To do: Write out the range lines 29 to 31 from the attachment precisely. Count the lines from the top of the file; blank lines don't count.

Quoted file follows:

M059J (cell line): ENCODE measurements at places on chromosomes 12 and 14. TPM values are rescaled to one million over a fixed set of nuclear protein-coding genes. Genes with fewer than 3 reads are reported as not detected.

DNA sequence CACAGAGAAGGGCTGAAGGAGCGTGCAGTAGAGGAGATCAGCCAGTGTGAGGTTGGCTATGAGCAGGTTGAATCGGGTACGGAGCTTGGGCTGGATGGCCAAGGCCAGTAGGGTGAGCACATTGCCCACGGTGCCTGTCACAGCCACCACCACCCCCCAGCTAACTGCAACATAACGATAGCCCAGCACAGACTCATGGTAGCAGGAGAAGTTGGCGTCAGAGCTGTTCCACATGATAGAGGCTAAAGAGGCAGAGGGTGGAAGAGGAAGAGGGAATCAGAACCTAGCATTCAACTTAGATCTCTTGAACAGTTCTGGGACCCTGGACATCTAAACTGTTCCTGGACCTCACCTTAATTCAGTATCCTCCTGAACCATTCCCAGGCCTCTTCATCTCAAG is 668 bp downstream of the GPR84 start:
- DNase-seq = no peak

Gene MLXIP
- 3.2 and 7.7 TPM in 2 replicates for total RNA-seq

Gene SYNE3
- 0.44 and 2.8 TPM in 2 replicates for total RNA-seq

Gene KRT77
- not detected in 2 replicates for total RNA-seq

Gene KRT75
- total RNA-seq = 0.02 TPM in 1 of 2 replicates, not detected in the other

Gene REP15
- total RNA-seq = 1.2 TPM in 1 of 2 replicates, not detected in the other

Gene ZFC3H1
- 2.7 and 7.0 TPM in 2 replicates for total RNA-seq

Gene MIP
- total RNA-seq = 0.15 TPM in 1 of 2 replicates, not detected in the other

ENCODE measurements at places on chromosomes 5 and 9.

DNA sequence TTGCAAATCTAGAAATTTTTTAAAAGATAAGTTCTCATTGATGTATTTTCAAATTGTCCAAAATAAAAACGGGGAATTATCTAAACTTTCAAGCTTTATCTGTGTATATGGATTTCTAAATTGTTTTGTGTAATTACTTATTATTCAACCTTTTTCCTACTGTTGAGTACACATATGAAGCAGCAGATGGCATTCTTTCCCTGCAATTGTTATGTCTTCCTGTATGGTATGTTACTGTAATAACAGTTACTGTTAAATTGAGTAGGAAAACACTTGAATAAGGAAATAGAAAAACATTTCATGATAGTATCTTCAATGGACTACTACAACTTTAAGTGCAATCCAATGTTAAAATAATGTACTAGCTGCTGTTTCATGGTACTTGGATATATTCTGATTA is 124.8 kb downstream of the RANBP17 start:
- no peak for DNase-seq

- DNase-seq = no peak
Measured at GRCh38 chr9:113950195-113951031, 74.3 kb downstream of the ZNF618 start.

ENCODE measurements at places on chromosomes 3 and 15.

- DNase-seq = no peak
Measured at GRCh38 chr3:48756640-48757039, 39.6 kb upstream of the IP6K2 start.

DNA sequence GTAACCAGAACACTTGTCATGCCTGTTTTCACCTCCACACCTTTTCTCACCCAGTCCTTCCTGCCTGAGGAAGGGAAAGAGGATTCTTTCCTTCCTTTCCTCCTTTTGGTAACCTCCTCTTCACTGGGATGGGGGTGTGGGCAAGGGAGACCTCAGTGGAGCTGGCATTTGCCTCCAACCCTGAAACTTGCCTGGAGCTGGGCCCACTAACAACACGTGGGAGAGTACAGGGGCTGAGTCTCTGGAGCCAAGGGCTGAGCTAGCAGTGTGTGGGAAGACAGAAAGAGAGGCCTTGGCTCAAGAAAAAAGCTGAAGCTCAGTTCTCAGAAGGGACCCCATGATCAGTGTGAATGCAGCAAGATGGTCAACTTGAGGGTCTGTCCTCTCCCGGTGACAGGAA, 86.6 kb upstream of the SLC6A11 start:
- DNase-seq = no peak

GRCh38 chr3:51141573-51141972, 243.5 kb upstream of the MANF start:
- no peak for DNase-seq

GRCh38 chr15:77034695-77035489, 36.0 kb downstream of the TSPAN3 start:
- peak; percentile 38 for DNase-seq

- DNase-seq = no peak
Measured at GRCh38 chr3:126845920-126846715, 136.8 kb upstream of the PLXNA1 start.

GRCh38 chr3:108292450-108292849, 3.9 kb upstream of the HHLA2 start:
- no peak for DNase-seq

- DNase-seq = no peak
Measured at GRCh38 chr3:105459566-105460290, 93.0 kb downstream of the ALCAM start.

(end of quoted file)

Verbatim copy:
- no peak for DNase-seq

GRCh38 chr15:77034695-77035489, 36.0 kb downstream of the TSPAN3 start:
- peak; percentile 38 for DNase-seq